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Cliff Staten: King Coal politics more complicated than industry lets on

Nov. 12, 2012 @ 10:45 PM

Traveling back and forth to my home state of West Virginia over the past three years, I have seen the number of anti-EPA road signs, bulletin boards and television commercials proliferate. The Marshall-WVU football game has been dubbed the "Friends of Coal" game.

The massive media offensive by the coal industry against new EPA rules and EPA enforcement of current rules dominates the politics of the state. Of course, it is important to remember that the coal industry has dominated state politics since the early 1900s. It is an industry that typically gets whatever it wants and rarely compromises. The current debate is much more complicated than what the coal industry suggests in its 30-second sound bites and on its billboards.

West Virginia coal is facing intense competition from the cheaper and more efficient coal industry in the west, especially Wyoming. West Virginia coal has become much more expensive in recent decades due to the depletion of easily accessible coal reserves and much higher unionization rates compared with easily accessible coal and very low unionization rates in Wyoming.

In 2006 the cost of a short ton of coal in West Virginia averaged five times the cost of a short ton in Wyoming. Due to these rising costs, the coal industry increasingly practices mountain top removal, a damaging ecological practice that has destroyed hundreds of square miles of southern West Virginia.

More importantly, coal is facing competition from the growing natural gas industry across the country. Natural gas is not only cheaper; it is friendlier to the environment. With escalating cases of black lung and other illnesses, the coal industry is being challenged as never before by public health groups, the medical community and unions who are concerned about the health of their members. West Virginia ranks near the very bottom compared with other states in terms of public health indicators. Finally, it is significant to point out that within the time frame of the next generation there will be more competition for coal -- green energy.

What cannot be overlooked is that the politics of coal in West Virginia is currently made even more intense, personal and emotional because of the long recession. The most important part of the recent election debate concerned the ability to be employed, to make a decent living, to work in a safe environment and to provide for one's family.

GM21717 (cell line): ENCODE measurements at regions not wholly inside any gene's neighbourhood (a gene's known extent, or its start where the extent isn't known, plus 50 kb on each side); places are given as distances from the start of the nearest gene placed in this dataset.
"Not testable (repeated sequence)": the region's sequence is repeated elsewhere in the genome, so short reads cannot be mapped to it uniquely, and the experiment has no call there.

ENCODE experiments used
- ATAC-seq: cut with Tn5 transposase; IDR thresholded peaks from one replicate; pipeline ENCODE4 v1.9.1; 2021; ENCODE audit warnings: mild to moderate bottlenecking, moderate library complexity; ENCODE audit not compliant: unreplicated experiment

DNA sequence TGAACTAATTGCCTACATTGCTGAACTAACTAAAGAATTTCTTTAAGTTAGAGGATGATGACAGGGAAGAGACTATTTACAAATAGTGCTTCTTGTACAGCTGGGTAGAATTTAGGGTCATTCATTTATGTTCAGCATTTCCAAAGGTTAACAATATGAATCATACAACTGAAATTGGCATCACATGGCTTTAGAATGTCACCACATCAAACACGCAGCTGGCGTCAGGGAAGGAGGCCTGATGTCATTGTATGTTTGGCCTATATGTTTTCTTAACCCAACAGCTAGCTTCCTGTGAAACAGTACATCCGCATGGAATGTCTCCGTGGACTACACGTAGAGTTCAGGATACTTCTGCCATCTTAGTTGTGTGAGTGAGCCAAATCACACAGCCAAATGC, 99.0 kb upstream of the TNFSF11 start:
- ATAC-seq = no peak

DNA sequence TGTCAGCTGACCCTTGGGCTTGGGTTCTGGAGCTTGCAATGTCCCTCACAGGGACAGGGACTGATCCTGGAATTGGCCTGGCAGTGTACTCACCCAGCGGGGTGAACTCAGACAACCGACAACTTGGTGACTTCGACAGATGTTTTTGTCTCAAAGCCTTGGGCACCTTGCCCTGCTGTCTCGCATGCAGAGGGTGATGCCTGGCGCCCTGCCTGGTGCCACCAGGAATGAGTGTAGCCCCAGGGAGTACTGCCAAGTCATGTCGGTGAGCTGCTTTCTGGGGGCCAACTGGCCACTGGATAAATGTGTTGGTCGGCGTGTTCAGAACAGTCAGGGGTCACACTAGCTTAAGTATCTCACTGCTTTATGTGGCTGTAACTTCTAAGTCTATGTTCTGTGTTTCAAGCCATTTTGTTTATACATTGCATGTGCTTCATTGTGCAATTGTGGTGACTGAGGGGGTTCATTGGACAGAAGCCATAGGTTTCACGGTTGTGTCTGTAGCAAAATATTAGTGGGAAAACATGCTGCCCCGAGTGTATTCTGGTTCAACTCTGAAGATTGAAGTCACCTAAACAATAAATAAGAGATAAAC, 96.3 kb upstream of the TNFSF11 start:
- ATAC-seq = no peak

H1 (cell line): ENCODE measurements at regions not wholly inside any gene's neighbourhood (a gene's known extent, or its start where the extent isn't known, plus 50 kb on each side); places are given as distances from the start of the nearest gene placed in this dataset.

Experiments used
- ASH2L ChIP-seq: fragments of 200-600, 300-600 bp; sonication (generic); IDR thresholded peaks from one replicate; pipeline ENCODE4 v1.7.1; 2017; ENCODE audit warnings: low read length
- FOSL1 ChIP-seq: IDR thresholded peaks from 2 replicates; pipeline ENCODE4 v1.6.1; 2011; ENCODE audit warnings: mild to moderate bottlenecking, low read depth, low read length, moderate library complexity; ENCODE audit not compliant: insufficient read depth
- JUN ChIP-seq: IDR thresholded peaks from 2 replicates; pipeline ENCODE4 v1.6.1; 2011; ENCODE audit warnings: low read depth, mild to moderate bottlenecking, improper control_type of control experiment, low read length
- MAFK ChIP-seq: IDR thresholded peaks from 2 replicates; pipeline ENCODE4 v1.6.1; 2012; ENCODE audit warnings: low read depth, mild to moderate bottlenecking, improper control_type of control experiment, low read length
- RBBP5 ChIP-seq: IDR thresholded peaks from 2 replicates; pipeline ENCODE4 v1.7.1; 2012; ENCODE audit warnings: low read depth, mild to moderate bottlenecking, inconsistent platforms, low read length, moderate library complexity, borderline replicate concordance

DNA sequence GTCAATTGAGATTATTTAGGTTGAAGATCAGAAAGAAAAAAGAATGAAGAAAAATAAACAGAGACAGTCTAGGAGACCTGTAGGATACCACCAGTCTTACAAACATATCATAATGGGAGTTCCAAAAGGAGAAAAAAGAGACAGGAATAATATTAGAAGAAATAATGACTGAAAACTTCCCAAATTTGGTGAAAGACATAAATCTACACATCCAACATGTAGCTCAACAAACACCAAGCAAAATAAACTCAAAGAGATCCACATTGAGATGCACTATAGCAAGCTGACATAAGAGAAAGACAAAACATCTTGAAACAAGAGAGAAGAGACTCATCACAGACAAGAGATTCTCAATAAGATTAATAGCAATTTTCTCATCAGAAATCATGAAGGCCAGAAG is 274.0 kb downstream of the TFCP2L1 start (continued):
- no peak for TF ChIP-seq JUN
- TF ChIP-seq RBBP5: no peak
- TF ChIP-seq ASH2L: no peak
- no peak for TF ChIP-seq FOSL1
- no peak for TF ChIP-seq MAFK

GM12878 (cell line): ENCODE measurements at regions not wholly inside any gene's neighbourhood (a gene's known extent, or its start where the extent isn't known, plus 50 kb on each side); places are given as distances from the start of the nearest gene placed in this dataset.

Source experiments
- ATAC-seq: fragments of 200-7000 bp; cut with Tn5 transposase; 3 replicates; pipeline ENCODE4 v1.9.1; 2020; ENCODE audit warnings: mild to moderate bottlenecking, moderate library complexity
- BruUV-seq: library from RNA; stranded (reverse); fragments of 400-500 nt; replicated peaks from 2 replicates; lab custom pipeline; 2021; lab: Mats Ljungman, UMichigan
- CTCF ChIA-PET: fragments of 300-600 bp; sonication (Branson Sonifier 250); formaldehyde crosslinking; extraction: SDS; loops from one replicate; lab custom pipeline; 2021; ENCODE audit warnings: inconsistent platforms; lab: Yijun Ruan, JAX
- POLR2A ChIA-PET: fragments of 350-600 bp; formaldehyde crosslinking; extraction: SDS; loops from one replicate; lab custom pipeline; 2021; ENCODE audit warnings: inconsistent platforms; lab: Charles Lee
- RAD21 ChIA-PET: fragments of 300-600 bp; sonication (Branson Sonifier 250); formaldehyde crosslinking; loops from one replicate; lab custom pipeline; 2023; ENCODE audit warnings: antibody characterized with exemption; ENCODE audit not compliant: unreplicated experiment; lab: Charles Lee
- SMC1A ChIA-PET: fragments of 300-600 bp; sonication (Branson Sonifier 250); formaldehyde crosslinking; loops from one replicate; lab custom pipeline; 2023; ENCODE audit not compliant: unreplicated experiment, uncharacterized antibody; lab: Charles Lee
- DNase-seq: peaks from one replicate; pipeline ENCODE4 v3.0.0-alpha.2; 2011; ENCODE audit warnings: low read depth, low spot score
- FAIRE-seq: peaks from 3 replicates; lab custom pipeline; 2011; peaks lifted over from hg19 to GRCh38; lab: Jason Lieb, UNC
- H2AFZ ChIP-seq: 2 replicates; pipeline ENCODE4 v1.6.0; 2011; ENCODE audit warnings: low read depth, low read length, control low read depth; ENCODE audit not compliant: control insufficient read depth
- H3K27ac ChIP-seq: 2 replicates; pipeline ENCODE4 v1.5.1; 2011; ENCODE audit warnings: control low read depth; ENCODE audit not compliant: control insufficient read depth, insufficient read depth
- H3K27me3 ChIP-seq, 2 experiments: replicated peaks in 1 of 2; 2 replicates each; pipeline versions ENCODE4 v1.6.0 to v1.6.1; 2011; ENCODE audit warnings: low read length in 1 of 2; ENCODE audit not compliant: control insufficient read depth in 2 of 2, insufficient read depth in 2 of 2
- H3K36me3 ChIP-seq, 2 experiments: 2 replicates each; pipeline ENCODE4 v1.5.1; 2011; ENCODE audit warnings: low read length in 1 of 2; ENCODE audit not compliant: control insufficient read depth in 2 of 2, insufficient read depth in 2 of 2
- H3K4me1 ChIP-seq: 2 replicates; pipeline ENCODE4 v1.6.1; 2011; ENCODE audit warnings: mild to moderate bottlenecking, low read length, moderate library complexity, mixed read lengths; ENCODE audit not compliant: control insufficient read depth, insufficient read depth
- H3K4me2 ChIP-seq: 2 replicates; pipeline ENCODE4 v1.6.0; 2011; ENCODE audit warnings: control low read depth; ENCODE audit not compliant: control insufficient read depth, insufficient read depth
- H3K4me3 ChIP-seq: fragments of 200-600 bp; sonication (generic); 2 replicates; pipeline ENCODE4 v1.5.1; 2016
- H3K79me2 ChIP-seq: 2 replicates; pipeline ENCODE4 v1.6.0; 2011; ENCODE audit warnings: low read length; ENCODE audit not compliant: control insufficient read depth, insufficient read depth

Yet, the number of mining jobs and jobs tied to the coal industry was declining prior to the recession and will continue after the recession. While 45 percent of the power plants in this country are fueled by coal, that percentage is declining. The Energy Department recently estimated that one-sixth of the remaining coal-powered power plants in the U.S. will be replaced with natural gas in the next eight years. I see the politics of King Coal in West Virginia as a struggling industry facing significant competition with western coal interests and the natural gas industry; future competition with green energy; and legitimate criticism from the health and medical communities and environmentalists.

Coal will still be important to the state beyond my lifetime, but it is time for the state to begin seriously to discuss and chart a course for the long run: a post-coal era. As a proud native of West Virginia and a union supporter, I believe that discussion of the state's post-coal era must include all involved, not just the powerful coal industry. It should take place not only in the halls of government but also in neighborhoods, the small towns, the cities, the union halls, the Chambers of Commerce, and perhaps most importantly in the schools and universities at all grade levels.

It is the current students and young people who have the most to gain or lose in the long run. If we believe that the economy of West Virginia is in a crisis, it is time for ALL to make sure there is a viable economy for our posterity. Simplistic slogans and solutions will not address the real problem.

Cliff Staten grew up in Kenova where his father worked on the N&W Railroad. He is a 1972 graduate of Ceredo-Kenova High School and received his bachelor's degree in 1976 and master's degree in 1979 from Marshall University. He received his Ph.D. in 1987 from the University of North Texas and is currently a professor of political science at Indiana University Southeast, where he teaches advanced courses on political economy, U.S. foreign policy and Latin America.

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